Thousands of travelers trying to get home after the holiday weekend sat bored and bleary-eyed in airports and shivered aboard stuck buses and subway trains Monday, stranded by a blizzard that slammed the Northeast with more than 2 feet of show. "People are exhausted. They want to get home," sighed Eric Schorr, marooned at New York's Kennedy Airport since Sunday afternoon by the storm, which worked its way up the coast from the Carolinas to Maine with winds up to 80 mph that whirled the snow into deep drifts across streets, railroad tracks and runways.
CHICAGO (AP) — Through a combination of procrastination and bad timing, many baby boomers are facing a personal finance disaster just as they're hoping to retire. Starting in January, more than 10,000 baby boomers a day will turn 65, a pattern that will continue for the next 19 years. The boomers, who in their youth revolutionized everything from music to race relations, are set to redefine retirement. But a generation that made its mark in the tumultuous 1960s now faces a crisis as it hits its own mid-60s.
WASHINGTON (AP) — This month's early, under-the-radar campaigning by potential Republican challengers to President Barack Obama is a reminder of something too easily forgotten: Running for president is harder than it looks, and Obama ultimately will stand against a flesh-and-blood nominee certain to make mistakes along the way. Mitt Romney, Tim Pawlenty and other possible GOP candidates stumbled over health care, taxes and other issues in December, even as Obama coped with the harsh political reality stemming from his party's "shellacking" in last month's elections.
DUBAI, United Arab Emirates (AP) — Corruption charges against one of Mahmoud Ahmadinejad's most trusted political advisers provided the latest evidence of deep rifts within the Iranian president's own conservative political camp. The challenge by Ahmadinejad's rivals — one of them the head of the judiciary — could set the tone for a bitter fight leading up to the next big political moment in Iran, parliamentary elections less than a year away.
TEHRAN, Iran (AP) — Iran said Monday it will allow relatives to visit two German journalists detained while covering the case of an Iranian woman whose sentence to death by stoning for adultery has caused an international outcry. It was not immediately clear when the visit would be allowed. Earlier Monday, the German Foreign Ministry summoned the Iranian ambassador to complain that the two were not able to meet with relatives over Christmas, despite earlier promises.
BAGHDAD (AP) — Two suicide bombers blew themselves up Monday front of a government office in Iraq's western Anbar province, killing nine people including family members of security officials who were killed in another bombing at the same place less than a month ago, security officials said. Insurgents frequently go after Iraqi government targets in an effort to destabilize the U.S.-backed Iraqi authorities, as American troops prepare to leave by the end of next year.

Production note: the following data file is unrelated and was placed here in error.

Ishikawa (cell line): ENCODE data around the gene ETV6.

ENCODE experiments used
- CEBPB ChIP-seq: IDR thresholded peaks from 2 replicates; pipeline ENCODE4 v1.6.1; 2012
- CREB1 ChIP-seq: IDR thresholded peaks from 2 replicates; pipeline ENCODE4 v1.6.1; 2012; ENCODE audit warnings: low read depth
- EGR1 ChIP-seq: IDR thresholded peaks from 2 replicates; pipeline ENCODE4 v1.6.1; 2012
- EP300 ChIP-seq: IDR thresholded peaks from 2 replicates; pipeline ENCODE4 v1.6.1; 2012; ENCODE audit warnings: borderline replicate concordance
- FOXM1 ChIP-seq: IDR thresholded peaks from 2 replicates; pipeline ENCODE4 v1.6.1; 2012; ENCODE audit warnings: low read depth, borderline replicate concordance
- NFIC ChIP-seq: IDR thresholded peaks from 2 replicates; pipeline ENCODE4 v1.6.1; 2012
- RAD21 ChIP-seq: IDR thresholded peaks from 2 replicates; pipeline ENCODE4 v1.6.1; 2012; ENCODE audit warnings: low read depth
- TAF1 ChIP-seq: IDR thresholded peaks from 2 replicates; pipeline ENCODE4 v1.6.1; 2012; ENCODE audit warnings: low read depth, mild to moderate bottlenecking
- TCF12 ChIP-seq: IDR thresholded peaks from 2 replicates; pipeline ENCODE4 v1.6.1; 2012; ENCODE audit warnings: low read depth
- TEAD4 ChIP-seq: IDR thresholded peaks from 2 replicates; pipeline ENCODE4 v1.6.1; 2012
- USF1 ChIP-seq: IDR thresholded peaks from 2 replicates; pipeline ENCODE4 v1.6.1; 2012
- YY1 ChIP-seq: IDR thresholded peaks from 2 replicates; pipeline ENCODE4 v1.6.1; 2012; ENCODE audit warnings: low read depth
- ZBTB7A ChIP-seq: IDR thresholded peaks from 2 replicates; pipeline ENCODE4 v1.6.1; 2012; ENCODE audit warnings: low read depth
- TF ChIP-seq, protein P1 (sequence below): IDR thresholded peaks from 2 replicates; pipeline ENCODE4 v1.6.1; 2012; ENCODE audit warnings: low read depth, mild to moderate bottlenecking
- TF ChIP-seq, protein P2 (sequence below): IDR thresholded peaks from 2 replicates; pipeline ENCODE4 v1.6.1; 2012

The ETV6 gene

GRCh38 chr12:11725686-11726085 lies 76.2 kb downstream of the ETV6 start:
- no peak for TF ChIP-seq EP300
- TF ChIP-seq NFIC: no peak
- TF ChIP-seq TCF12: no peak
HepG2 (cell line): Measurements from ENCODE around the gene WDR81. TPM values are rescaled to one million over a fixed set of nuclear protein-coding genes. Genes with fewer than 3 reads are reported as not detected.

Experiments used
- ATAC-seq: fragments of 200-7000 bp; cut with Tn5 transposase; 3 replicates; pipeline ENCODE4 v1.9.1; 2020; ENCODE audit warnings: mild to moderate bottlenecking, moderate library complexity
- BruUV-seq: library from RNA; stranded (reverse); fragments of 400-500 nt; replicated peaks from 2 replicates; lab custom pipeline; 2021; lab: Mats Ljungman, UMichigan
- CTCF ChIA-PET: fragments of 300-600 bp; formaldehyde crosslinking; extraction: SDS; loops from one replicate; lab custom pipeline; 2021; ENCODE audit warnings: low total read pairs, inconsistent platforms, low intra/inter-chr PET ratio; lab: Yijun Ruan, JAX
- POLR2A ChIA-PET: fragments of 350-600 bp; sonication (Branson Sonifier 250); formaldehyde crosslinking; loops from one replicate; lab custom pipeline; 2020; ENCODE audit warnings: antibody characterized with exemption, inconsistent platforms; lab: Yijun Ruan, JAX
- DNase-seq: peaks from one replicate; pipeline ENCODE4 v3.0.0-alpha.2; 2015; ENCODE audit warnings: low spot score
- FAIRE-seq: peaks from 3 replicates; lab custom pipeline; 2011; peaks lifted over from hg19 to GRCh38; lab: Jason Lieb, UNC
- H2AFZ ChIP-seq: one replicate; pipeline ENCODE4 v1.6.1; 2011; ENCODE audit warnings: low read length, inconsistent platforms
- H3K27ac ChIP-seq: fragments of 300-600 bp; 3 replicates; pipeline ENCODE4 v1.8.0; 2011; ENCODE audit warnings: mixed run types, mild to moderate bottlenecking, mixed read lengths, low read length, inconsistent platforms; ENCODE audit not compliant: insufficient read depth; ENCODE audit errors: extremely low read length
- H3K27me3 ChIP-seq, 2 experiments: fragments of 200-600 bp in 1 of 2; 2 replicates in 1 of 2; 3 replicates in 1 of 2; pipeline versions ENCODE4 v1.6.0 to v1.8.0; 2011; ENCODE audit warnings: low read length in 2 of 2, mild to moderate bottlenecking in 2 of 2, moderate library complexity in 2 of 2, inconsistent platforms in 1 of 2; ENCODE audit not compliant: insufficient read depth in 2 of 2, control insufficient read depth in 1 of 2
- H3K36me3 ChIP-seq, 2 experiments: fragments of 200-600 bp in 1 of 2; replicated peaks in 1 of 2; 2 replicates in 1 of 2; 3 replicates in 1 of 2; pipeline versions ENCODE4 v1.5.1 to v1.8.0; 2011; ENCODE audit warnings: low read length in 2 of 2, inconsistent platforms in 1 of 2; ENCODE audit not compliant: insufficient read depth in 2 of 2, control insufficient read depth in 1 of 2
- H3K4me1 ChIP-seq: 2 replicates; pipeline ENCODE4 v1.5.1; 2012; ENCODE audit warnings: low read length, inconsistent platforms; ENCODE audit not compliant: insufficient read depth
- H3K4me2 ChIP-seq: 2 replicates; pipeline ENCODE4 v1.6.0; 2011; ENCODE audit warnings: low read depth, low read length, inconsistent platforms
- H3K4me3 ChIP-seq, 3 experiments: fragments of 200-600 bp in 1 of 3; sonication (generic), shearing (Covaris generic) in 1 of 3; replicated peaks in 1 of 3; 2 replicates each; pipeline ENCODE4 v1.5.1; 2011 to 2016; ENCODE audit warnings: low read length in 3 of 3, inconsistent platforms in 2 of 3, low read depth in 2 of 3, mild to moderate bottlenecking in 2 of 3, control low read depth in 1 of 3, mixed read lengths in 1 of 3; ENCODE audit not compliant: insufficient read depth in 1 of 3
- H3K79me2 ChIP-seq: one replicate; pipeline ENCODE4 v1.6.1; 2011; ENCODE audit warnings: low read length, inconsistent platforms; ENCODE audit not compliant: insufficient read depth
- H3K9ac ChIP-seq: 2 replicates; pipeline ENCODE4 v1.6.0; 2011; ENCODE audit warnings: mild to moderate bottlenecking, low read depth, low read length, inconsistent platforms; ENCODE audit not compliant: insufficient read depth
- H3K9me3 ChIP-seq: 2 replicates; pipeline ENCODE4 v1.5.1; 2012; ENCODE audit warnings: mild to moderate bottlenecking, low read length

MOSCOW (AP) — To Russian prosecutors, imprisoned oil tycoon Mikhail Khodorkovsky is guilty of more crimes: They say he stole nearly $30 billion in oil from his own company and laundered the proceeds. To others, he is a dissident who stood up to the powerful Vladimir Putin. Whatever he is, Khodorkovsky, once the country's richest man, could be spending more time in jail. And many here point to one man: Putin.
WASHINGTON (AP) — Loud snoring may do more than irritate your spouse: It can signal sleep apnea, depriving you of enough zzzz's to trigger a car crash, even a heart attack. Now scientists are beginning to test if an implanted pacemaker-like device might help certain sufferers, keeping their airways open by zapping the tongue during sleep.
ROCHESTER, Pa. (AP) — John Warhola, the older brother who helped raise pop art icon Andy Warhol and later helped establish the Andy Warhol Museum in their native Pittsburgh, has died. He was 85. Warhola died on Christmas Eve after battling pneumonia at Allegheny General Hospital in Pittsburgh, according to his son, Donald Warhola. The hospital is just a few blocks from the museum. Warhola lived in nearby New Sewickley.
Sports teams were scrambling a day after a blizzard dumped more than a foot of snow along portions of the East Coast, stranding two NHL franchises near New York City and forcing Philadelphia to dig out before Tuesday night's NFL game. The snow was even a problem for those who race on ice. The U.S. luge team's travel plans to Germany were taken for a ride.